African Flavor

The Cuisine: Ethiopian
The Place: Meskerem

The foundation of Ethiopian cuisine is the bread. Injera bread is flat and spongy with a sourdough tang. In Ethiopia’s communal dining style, it serves as both plate and utensil. Individual, Western-style place settings are available, but for the full dining experience, convince your table to order as a group.

Photo by Kim Hummel 

[rsg2_singledisplay:836}Tucked into a Myers Park shopping center, Meskerem is decorated with Ethiopian wall hangings above booths and glass-topped tables, creating an atmosphere of unpretentious calm. Meats and vegetables arrive on a vast, round injera platter, arranged like paints on an artist’s palette. Ethiopian spices vary in intensity. Awaze sauce uses honey wine and is the mildest, while berbere resembles a thick New Mexico red chili paste. Mitmita, pure ground chili pepper, is spiciest—used as a condiment, one pinch is all you need. Red and yellow lentils, cabbage, and collard greens are all fairly bland as individual dishes, but they work to balance the heavy, complex spicing in dishes like doro wat (chicken stewed with eggs and red wine). Kitfo is a carnivore’s dream—chopped prime beef with butter that can be ordered raw or lightly cooked. Vegetarians get a weekday lunch buffet with several offerings not found on the regular menu: standouts include yefosolya wat, a string bean and tomato salad, and deneh wat, a fiery potato and berbere stew.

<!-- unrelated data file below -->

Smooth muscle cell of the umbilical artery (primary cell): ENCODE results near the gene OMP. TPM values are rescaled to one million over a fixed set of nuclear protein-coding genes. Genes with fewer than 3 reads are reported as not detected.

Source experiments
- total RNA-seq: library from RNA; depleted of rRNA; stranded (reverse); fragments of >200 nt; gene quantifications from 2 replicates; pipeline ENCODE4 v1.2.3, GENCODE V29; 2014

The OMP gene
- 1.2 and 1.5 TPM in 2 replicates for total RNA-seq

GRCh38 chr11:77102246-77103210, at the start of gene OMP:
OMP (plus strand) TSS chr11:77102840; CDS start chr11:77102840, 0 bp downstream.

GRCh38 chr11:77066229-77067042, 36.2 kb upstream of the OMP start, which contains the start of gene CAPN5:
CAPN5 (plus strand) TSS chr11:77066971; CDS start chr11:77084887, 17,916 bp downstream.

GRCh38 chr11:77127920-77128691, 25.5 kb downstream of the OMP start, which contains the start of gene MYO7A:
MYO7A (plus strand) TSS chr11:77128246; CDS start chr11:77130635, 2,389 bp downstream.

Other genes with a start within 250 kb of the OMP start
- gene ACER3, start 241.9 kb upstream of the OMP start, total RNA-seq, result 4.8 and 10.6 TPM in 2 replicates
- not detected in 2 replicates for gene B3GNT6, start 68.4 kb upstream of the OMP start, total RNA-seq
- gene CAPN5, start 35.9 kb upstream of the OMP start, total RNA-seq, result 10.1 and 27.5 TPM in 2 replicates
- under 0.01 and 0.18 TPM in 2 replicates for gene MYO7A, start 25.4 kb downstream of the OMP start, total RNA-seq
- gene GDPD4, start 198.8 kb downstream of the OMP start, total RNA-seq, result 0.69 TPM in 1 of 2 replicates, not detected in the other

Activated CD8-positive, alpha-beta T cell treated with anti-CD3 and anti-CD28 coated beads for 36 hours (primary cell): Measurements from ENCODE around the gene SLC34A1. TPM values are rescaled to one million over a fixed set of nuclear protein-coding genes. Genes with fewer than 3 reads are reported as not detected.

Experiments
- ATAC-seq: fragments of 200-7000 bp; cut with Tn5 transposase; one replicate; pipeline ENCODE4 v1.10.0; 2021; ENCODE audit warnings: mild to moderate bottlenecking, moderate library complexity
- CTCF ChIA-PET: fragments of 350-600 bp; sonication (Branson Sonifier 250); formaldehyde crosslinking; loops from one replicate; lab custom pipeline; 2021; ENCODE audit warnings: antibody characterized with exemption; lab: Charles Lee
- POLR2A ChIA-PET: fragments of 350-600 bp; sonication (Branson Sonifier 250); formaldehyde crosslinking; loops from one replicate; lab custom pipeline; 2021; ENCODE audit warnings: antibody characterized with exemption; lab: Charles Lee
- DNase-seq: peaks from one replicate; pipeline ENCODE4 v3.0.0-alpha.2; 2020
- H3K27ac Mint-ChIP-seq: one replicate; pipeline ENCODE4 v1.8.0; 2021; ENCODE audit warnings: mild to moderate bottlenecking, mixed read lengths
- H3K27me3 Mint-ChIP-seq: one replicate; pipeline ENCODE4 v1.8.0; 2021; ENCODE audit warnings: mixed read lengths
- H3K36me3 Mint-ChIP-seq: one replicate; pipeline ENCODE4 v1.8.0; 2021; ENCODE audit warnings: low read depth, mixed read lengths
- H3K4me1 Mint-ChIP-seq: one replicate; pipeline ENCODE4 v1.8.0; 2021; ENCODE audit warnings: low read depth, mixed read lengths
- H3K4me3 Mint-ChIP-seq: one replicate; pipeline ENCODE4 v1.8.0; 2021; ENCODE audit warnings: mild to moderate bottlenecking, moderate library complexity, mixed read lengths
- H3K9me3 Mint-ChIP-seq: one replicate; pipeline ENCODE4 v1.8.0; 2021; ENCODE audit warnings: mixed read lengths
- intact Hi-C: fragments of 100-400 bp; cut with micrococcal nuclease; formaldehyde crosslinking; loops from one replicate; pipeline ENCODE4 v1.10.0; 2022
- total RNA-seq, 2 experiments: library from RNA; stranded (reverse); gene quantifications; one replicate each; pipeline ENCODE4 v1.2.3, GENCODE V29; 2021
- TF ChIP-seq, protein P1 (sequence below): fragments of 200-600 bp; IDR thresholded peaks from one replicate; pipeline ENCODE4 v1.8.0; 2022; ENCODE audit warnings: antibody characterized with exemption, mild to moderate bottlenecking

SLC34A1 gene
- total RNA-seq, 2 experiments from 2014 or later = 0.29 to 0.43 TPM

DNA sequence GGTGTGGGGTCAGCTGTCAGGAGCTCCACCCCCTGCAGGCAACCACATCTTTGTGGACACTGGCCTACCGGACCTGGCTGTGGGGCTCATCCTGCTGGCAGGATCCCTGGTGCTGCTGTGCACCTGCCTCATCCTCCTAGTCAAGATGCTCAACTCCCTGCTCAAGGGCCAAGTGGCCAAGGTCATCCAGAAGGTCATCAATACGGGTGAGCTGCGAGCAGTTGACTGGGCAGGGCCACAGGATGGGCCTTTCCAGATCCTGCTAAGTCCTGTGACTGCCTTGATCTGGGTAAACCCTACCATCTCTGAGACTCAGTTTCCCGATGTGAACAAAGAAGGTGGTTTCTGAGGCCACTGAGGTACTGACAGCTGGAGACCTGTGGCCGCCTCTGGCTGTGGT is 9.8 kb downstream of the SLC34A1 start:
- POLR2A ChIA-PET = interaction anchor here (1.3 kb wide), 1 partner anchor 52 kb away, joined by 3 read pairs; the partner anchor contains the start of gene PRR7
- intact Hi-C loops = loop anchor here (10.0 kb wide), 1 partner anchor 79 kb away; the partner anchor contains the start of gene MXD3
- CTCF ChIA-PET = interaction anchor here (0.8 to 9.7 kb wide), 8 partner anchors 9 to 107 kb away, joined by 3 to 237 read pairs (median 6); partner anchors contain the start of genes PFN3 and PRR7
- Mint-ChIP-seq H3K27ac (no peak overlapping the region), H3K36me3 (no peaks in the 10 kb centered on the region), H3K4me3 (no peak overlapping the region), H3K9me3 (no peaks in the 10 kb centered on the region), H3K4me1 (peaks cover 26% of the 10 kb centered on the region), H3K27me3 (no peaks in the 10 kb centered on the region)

Be warned. The friendly, attentive wait staff will bring a nearly endless supply of bread. Portions are vast, and injera has a way of expanding in your stomach. I learned to order the avocado and tomato salad appetizer, expressly so that I won’t be tempted to try to finish the main course. Repeat visitors know to ask for a takeout box early in the night.

Meskerem roasts its own coffee beans in traditional Ethiopian fashion, and the result is a beverage more like espresso than drip coffee—dark and strong, with a golden film on top. It’s probably your best hope if you find yourself too stuffed to move.

Meskerem, 601 S. Kings Dr. (704-335-1197) $$, L, D, BW. Closed Mon.

Categories: Food + Drink, Global Table, Restaurant Reviews